Sustainable Separation Solutions Laboratory @ IISc

The Sustainable Separation Solutions Laboratory is a facility at the Centre for Sustainable Technologies (CST) at the Indian Institute of Science (IISc) in Bangalore, India led by Dr. Yagnaseni Roy

Basic concept of a separation technology: one or more incoming streams are split into two or more exiting streams by the separation process.

What are separation technologies?

The basic concept of a separation technology is shown in the schematic on the left. One or more streams (called feed streams) enter the separation process and are separated to two or more exiting streams. There are several separation technologies that are important for our everyday lives: the masks that we wear as a precaution against the corona virus are filters to separate any nearby viruses from the air we breathe in. Evaporation of pure water from a salty solution is a separation critical to the lives of people in arid regions with limited freshwater resources.

Separation technologies in industry

As explained above, separation technologies are critical in our daily lives. However, they comprise a major chunk of industrial activities, associated costs and energy requirements. Consider any product that you use from the time you wake up till the end of the day - plastics, paper, pharmaceuticals, soaps and detergents, textiles, and many more - separations typically account for 40-70% of the total cost of the complete manufacture process of the item and cumulatively, separations in various industries add up to 15% of the world’s energy requirements. Separation technologies are responsible for several important processes within the product manufacture scheme, such as extracting the final product from the synthesis medium; treating effluent streams before environmental discharge; recovering materials that can be reused for subsequent manufacture cycles; or isolating valuable intermediate products that can be used in a different industry or sold.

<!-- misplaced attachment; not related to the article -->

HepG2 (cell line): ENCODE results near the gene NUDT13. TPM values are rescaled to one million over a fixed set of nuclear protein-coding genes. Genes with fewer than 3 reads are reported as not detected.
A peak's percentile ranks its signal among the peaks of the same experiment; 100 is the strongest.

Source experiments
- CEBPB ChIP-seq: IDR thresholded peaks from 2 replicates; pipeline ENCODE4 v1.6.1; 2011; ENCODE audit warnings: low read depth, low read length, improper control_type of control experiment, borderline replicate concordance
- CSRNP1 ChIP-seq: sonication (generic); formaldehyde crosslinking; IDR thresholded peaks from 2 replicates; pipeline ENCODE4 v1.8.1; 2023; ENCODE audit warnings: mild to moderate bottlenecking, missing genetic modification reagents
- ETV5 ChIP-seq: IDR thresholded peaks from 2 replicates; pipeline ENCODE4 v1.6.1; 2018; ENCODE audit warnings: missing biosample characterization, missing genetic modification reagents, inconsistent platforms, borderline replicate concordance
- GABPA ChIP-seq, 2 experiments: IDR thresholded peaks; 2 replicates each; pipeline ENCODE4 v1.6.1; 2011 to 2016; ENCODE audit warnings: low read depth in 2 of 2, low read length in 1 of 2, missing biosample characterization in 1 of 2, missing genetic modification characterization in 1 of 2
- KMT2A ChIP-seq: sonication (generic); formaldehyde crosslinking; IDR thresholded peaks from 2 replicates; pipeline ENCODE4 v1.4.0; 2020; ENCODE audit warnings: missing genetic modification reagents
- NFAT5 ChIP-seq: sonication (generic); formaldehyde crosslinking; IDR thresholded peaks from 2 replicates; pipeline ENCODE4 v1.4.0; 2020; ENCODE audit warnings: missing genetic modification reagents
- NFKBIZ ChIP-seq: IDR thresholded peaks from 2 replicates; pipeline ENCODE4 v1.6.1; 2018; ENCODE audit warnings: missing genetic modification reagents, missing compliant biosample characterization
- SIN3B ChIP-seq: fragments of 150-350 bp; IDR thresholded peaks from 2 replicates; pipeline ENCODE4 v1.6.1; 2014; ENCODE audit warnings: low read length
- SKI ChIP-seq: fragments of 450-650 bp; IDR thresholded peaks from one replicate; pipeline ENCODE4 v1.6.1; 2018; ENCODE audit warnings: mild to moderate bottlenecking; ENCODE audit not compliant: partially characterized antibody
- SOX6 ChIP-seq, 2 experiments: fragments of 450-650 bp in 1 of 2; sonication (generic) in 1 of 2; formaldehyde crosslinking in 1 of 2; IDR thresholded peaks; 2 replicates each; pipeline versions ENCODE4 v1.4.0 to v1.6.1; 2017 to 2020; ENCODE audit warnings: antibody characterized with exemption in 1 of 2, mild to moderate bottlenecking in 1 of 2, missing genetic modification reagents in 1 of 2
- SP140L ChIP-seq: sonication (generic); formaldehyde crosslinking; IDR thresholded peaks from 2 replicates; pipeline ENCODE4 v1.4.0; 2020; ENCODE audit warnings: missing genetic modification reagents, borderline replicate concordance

In our group, we focus on developing techno-economically optimized separation schemes for industry-relevant processes. Short descriptions of some of our ongoing projects are given below.

Ongoing projects

Solvent recovery using pervaporation

Pervaporation is a membrane technology in which certain species in the liquid feed effectively evaporate through the membrane due to the vacuum pressure applied on the permeate side (using a vacuum pump), and the membrane’s selectivity in favour of the permeating components. Consequently, the separation is determined by a combination of the vapor-liquid equilibrium characteristics at the operating conditions and the membrane’s selectivity behaviour. Due to the role of membrane selectivity in allowing selective evaporation, pervaporation is particularly useful for breaking azeotropes, which is traditionally done by extractive distillation, azeotropic distillation, pressure swing distillation, or solvent dehydration using molecular sieves. These conventional techniques suffer from several drawbacks such as complexity, contamination of the final products by a third solvent, and relatively high energy requirement.  Pervaporation is currently used at the industry-scale for applications such as ethanol dehydration during the synthesis of biofuels and various chemicals, breaking other azeotropes such as ethanol-ETBE (in the petrochemical industry) and isopropyl alcohol-water (in the food processing and pharmaceutical industries), as well as for the removal of volatile organic compounds from waste water. In our group, we are exploring pervaporation for various new industrial applications relevant to the pharmaceutical industry and biofuel synthesis. We model systems comprising stand-alone pervaporation, pervaporation-distillation hybrids, and traditional enhanced distillation (extractive distillation, azeotropic distillation, pressure swing distillation) for a given application and propose the techno-economically optimized system design for industrial applications. Our pervaporation modeling is aided by our experimental results, which provide values for modeling parameters.